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27 April 2022

What I learnt about AI on #caschat last night

Rachael Coultart profile image
Written by

Rachael Coultart | Computing Subject Lead

On a Tuesday evening most weeks between 8 and 9pm a group of enthusiastic educators come together to Tweet answers to questions presented by the host on a topic related to Computer Science and Computing. Last night the topic was Artificial Intelligence – something I am both curious and very nervous about. So I readied myself for an interesting (and frantic typing) hour following the discussion with the aid of Tweetdeck - and I was not disappointed.  Hosted by Michael @MikeJonesCSTalk the evening went something like this...

Icebreaker: Why bother with AI in the curriculum?

It’s a big part of our present and will be an even bigger part of our future. @wnfranklin

Feel it’s important to examine how AI will feature in society. Lots of decisions to make for future generations. Vital that students see the benefit as well as potential harm, and so they can hope to influence its direction going forward @TeechGeek

I think we should teach AI in school because we want the next generation to understand ALL it's capabilities and develop it in the best ways possible. @rcoultart

So there was a definite feeling that AI is something we should be teaching in school, but the answers to Question 1: Are you teaching AI at your school? Why/why not? Do you plan on doing so in the future? showed that we aren’t all doing it yet, for various reasons. Where it is being taught it is clearly a topic that students enjoy and engage with well.

Some amazing resources were then shared as part of Question 2: What are your go to places for information on AI/curriculums you use? and this is where the tabs opened for me to explore later multiplied! Too many to add here so I’ll share them as a resource separately.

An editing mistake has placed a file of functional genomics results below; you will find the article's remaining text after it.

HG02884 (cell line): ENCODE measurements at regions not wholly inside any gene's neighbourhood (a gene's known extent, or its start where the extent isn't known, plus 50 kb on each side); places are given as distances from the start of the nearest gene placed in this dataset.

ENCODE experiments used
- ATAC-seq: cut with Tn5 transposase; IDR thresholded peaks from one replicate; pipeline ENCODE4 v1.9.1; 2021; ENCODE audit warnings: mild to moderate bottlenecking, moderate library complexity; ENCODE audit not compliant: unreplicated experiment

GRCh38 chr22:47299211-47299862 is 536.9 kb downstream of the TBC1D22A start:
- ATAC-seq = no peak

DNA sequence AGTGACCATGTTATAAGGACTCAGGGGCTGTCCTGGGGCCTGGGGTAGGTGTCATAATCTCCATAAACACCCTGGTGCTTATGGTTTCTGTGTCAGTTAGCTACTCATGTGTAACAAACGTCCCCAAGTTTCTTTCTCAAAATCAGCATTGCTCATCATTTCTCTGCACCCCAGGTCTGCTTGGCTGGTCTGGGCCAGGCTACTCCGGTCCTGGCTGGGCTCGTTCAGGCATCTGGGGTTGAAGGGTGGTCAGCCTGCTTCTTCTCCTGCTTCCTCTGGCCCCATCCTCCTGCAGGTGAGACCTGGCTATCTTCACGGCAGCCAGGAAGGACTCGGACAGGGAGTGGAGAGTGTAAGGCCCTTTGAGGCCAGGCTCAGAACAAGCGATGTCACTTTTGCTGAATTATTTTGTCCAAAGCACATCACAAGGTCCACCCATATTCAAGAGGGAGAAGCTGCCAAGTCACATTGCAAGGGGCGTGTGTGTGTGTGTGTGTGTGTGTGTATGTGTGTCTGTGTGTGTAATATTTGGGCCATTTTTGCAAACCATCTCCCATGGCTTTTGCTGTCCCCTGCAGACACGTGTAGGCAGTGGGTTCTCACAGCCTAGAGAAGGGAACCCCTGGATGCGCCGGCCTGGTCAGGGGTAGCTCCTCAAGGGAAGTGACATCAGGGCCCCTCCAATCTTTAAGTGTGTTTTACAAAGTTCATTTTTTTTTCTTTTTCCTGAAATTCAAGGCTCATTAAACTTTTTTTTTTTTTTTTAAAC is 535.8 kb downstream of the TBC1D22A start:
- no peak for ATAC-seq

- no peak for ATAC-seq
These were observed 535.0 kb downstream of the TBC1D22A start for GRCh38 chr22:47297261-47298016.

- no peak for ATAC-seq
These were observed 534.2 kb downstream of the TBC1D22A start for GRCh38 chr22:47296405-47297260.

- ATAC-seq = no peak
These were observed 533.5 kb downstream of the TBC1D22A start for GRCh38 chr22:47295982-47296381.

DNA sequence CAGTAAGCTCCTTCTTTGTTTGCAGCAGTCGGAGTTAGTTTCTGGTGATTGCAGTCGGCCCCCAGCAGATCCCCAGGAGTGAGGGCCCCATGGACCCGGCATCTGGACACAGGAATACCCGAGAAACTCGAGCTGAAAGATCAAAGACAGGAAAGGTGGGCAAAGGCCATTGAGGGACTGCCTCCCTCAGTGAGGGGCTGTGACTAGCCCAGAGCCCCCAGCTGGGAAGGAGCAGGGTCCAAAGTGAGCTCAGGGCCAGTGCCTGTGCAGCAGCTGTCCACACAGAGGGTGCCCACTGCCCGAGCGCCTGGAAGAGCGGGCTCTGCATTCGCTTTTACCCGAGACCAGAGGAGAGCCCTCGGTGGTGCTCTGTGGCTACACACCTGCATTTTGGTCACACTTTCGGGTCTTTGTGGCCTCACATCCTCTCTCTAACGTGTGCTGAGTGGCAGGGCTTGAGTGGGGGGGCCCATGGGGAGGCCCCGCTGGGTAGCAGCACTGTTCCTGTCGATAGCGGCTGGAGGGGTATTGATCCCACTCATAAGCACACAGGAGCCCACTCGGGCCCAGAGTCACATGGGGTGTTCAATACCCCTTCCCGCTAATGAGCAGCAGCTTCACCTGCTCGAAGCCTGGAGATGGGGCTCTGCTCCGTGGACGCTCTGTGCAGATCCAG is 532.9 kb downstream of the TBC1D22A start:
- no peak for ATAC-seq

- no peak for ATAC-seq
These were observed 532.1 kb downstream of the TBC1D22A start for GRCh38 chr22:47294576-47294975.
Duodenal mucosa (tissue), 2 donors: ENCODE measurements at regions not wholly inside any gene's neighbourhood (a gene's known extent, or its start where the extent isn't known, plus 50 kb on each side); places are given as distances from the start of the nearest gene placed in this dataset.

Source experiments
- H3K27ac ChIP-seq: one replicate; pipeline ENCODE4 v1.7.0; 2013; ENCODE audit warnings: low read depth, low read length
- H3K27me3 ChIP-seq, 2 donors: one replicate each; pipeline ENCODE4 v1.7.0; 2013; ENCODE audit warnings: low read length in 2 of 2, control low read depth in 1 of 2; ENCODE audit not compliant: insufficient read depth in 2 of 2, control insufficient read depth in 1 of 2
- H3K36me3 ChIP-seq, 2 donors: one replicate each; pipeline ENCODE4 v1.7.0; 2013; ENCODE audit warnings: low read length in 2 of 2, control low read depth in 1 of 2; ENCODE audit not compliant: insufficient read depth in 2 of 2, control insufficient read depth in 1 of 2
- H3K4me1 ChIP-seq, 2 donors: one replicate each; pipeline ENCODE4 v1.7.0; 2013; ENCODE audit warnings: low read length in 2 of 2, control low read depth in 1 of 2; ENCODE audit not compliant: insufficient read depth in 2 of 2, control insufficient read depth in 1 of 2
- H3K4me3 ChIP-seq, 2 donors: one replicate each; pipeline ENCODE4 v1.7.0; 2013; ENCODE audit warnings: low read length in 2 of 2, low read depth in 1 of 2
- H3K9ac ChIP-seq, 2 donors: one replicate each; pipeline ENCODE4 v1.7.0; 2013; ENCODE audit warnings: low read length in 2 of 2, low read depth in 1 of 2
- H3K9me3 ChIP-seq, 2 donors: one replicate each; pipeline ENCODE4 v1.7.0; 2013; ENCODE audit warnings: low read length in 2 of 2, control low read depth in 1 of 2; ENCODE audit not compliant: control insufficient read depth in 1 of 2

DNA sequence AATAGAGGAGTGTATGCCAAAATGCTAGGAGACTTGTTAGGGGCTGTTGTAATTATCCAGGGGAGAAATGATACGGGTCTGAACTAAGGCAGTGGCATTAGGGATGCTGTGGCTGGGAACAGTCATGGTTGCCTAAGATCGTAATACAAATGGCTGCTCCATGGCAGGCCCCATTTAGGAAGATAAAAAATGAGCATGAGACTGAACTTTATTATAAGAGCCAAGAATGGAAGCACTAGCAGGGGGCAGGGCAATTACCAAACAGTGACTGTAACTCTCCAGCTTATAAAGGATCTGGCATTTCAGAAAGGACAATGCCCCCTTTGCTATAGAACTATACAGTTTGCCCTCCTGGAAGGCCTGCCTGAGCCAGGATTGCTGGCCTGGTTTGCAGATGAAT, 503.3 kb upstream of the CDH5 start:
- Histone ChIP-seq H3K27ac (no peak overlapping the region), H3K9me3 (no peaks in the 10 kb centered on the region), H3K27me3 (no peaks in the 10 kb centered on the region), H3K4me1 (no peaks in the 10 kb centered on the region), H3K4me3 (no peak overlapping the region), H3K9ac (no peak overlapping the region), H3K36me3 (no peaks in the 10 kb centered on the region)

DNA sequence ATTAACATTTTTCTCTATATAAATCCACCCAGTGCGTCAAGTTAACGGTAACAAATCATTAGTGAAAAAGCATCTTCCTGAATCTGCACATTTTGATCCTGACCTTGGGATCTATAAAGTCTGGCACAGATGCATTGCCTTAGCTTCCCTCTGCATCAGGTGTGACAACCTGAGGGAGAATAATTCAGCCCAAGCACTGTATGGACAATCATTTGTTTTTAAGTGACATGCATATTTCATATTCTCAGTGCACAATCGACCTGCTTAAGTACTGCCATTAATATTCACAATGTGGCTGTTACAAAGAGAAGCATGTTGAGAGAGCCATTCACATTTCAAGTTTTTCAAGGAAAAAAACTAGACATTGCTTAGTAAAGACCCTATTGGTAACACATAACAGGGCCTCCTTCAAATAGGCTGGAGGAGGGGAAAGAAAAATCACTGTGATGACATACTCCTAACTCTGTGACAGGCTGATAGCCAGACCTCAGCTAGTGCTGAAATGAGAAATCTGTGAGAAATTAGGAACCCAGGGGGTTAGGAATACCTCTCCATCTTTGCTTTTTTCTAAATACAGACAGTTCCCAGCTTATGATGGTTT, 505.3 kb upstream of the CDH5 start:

It was good to hear that the general consensus for Question 3: Does teaching AI require investment in hardware? was ‘No’, again linking to lots of the free online resources as mentioned above.

Question 4: Do you need to be an expert in AI to create an AI/teach about AI? was an interesting one for me because I’ve always maintained that you don’t need to be an expert in anything to teach it, you just need enthusiasm and a willingness to learn. And this was reflected in others’ answers too @LauraKeeney01, @sneekylinux, @clickschool, @MWimpennyS and @TeechGeek. Yet somehow I haven’t quite embraced this ideal when it comes to AI in the curriculum! Possibly because it isn’t a statutory part of what we have to deliver and is therefore easy to avoid? I certainly think it could generate some amazing discussions and ‘big questions’ that would rival anything that comes about in Religious Education lessons!

*I did have to ask one question eventually… ‘Is AI the same as Machine Learning?’ and rather than making me feel like it was a silly question (which it might have been!), some great answers came my way:

Machine Learning (ML) is just one type of approach to building models in AI. Others include Deep Learning and rules-based. @caschat_uk

Arguably, AI is what we get the kit to do. ML is the conclusions the kit comes up with once we've trained. Sorry, a really fuzzy answer. One way is to think - AI is the way I taught you ML is you being able to decide whether the object is a person or a bin bag in the wind. @MikeJonesCSTalk

Finally, we arrive at Question 5: Where have you been able to map AI into your curriculum/where would you map AI into your curriculum? Answers weren’t just limited to the Computing/Computer Science curriculums either, which was fantastic to help me consider some of those wider ramifications I was wondering about.

And to top all of this, today, Ben @BenberryPi tweets about this Future Learn course Introduction to Machine Learning and AI where I can “Discover the fundamentals of machine learning, how it works, and learn to train your own AI using free online tools.” So I’ve no excuses now for not being able to get my head around AI and how to teach it in Primary school.  Thank you #caschat once again.

Discussion

Jo Hodge
30/04/2022 07:50

Rachael sounds very interesting. Wondered if you are going to introduce it and if so where will you begin? Thanks!

Paul Powell
01/05/2022 11:10